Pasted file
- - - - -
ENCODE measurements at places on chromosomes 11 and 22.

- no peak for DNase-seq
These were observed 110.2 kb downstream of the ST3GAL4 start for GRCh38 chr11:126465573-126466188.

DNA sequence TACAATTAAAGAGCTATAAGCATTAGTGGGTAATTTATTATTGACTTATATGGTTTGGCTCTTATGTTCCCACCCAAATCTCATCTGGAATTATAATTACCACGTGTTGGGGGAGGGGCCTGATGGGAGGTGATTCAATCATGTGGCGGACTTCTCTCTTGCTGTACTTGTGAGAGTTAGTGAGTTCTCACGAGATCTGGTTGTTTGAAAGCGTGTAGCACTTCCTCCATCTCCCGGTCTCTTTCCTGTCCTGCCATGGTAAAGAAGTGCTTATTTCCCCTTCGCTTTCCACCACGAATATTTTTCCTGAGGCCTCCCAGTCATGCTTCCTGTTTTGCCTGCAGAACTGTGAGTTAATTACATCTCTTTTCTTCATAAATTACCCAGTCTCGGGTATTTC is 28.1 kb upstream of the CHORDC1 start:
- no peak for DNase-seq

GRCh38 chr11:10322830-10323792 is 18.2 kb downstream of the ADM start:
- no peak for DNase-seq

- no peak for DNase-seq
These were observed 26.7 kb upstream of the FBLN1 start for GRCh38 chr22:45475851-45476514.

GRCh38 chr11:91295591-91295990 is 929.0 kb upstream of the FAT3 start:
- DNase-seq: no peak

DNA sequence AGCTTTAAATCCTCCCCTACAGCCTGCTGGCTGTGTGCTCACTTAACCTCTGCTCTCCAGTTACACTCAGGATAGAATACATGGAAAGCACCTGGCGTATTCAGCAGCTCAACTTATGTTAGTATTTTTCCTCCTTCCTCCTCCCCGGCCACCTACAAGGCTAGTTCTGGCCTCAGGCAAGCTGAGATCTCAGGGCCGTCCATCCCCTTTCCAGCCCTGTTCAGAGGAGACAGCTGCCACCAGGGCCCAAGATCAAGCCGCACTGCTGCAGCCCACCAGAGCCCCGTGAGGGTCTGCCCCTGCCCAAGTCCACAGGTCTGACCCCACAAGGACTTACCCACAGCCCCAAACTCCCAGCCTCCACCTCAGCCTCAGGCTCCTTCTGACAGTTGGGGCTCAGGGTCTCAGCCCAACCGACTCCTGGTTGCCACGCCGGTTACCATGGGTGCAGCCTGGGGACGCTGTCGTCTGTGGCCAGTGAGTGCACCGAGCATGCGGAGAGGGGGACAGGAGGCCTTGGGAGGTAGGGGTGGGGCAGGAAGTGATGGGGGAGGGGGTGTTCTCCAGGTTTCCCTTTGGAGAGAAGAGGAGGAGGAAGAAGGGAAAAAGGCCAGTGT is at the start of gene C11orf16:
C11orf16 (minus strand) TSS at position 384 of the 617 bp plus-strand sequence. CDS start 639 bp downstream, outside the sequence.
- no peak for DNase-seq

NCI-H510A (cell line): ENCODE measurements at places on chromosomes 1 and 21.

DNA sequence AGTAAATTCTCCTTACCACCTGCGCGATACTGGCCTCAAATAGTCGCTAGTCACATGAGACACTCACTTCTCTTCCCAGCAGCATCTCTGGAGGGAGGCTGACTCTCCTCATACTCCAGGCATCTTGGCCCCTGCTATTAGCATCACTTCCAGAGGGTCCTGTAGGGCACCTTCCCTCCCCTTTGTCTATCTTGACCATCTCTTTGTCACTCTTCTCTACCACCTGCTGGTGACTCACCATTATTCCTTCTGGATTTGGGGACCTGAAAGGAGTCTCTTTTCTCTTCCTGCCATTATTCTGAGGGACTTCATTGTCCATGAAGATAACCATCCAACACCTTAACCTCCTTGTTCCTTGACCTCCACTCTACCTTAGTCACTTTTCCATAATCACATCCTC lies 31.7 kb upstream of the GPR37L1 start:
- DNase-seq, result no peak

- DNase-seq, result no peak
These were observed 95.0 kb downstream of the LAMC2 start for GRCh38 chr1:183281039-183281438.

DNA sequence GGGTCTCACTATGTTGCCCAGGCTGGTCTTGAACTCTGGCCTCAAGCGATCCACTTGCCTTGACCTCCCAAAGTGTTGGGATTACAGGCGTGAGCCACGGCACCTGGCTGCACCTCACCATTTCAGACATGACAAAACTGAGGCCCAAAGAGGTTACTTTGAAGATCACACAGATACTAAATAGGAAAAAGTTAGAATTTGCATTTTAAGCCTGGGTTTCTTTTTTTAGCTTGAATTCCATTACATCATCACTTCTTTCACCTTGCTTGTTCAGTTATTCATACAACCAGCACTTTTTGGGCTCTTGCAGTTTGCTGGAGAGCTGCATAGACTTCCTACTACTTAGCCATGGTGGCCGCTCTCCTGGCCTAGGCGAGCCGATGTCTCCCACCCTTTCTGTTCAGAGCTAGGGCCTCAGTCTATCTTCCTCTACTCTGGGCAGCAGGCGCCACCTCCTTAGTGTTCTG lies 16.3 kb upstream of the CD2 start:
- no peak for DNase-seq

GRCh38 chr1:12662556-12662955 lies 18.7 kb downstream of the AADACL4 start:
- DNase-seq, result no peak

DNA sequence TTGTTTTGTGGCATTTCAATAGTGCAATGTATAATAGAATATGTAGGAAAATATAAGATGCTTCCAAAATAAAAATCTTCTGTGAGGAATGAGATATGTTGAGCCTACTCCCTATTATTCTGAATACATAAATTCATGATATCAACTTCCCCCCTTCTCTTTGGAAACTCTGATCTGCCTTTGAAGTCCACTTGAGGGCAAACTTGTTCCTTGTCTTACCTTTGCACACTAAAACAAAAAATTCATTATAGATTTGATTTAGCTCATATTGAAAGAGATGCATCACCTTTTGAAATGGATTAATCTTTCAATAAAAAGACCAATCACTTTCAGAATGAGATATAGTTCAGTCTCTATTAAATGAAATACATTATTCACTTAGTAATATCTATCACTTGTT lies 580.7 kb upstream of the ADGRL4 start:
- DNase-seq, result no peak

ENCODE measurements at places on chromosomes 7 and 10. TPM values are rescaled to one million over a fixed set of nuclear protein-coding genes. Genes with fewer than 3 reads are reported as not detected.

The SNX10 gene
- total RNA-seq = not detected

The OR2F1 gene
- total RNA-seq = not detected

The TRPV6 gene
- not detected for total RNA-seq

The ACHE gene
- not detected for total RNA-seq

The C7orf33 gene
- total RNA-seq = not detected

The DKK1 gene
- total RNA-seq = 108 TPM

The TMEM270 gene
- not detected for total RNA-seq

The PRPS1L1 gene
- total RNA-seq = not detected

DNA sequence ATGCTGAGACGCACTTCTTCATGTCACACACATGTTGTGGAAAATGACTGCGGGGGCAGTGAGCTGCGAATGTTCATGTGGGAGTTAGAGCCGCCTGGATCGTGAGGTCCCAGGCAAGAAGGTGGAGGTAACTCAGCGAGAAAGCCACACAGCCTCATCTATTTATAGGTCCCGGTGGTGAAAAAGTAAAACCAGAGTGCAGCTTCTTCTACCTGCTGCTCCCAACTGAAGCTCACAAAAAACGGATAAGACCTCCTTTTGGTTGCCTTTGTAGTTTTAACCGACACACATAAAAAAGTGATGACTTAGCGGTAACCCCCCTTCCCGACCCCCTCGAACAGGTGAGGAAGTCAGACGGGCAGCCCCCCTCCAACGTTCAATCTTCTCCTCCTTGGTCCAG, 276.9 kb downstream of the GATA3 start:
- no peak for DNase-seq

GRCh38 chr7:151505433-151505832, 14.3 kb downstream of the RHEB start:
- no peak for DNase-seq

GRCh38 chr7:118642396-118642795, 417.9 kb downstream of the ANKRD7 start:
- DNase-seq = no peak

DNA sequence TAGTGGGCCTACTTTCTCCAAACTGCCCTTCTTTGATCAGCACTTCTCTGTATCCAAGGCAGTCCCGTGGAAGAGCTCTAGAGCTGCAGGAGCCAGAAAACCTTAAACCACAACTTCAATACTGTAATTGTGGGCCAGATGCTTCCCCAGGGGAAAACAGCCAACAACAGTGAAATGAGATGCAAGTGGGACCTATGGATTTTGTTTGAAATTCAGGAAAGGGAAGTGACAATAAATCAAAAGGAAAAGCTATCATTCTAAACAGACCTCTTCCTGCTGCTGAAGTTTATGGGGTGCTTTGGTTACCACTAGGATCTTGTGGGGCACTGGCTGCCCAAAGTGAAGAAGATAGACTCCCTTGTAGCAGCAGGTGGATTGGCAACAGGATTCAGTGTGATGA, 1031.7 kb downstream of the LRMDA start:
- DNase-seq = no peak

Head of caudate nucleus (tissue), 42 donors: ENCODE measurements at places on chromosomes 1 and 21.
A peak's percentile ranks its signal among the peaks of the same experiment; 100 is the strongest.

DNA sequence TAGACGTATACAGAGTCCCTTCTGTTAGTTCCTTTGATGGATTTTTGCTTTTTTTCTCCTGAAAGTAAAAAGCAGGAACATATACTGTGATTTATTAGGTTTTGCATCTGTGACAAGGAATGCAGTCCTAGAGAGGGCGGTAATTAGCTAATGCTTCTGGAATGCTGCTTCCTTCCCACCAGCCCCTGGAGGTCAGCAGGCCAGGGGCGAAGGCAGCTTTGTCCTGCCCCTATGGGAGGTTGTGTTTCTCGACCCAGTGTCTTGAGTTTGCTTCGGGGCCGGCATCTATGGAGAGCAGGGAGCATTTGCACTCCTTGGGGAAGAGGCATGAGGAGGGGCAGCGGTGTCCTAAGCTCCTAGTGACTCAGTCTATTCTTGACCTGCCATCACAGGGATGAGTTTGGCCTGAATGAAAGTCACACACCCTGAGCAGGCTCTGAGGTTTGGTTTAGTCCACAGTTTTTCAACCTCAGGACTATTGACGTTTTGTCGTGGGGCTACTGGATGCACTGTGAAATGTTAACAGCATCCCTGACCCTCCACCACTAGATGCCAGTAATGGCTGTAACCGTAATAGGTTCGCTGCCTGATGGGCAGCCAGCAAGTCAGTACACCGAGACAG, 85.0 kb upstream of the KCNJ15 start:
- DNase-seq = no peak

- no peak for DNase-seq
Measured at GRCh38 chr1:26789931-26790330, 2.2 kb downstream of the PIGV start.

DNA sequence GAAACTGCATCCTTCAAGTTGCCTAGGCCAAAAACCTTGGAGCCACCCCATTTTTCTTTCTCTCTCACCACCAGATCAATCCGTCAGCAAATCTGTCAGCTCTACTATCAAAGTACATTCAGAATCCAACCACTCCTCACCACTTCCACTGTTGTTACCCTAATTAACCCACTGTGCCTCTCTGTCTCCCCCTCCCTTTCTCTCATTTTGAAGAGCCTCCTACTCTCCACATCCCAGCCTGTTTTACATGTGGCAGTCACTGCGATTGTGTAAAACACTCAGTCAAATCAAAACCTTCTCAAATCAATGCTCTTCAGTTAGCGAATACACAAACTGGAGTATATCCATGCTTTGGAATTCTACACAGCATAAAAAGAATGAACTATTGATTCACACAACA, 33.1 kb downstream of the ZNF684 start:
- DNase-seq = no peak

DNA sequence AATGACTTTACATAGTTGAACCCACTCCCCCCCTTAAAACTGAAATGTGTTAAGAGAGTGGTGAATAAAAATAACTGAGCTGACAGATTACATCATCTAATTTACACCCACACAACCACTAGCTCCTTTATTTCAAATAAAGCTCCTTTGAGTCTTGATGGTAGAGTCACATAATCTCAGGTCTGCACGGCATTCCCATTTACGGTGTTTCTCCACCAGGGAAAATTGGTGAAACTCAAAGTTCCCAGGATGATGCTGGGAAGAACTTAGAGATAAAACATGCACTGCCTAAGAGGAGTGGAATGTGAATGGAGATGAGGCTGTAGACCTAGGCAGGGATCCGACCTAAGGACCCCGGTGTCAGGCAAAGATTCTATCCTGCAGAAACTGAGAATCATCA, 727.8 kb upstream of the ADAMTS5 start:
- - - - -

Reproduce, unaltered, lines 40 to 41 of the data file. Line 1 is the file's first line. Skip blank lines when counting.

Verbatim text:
- not detected for total RNA-seq

The PRPS1L1 gene